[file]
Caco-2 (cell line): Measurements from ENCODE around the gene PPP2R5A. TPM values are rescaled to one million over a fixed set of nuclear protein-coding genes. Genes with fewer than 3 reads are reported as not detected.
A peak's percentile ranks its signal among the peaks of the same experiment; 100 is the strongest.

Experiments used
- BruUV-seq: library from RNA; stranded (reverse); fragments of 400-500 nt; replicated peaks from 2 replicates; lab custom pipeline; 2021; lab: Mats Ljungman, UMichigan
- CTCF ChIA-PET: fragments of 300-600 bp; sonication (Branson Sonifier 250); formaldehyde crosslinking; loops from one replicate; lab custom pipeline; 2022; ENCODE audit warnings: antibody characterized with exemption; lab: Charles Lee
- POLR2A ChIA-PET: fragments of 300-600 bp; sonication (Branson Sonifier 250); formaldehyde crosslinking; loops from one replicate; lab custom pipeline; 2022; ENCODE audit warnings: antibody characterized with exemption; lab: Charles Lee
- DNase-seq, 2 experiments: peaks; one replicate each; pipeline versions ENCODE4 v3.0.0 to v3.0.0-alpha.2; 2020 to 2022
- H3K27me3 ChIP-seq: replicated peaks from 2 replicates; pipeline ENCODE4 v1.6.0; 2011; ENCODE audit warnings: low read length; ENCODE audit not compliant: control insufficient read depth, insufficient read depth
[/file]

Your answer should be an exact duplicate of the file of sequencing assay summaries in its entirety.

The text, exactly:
Caco-2 (cell line): Measurements from ENCODE around the gene PPP2R5A. TPM values are rescaled to one million over a fixed set of nuclear protein-coding genes. Genes with fewer than 3 reads are reported as not detected.
A peak's percentile ranks its signal among the peaks of the same experiment; 100 is the strongest.

Experiments used
- BruUV-seq: library from RNA; stranded (reverse); fragments of 400-500 nt; replicated peaks from 2 replicates; lab custom pipeline; 2021; lab: Mats Ljungman, UMichigan
- CTCF ChIA-PET: fragments of 300-600 bp; sonication (Branson Sonifier 250); formaldehyde crosslinking; loops from one replicate; lab custom pipeline; 2022; ENCODE audit warnings: antibody characterized with exemption; lab: Charles Lee
- POLR2A ChIA-PET: fragments of 300-600 bp; sonication (Branson Sonifier 250); formaldehyde crosslinking; loops from one replicate; lab custom pipeline; 2022; ENCODE audit warnings: antibody characterized with exemption; lab: Charles Lee
- DNase-seq, 2 experiments: peaks; one replicate each; pipeline versions ENCODE4 v3.0.0 to v3.0.0-alpha.2; 2020 to 2022
- H3K27me3 ChIP-seq: replicated peaks from 2 replicates; pipeline ENCODE4 v1.6.0; 2011; ENCODE audit warnings: low read length; ENCODE audit not compliant: control insufficient read depth, insufficient read depth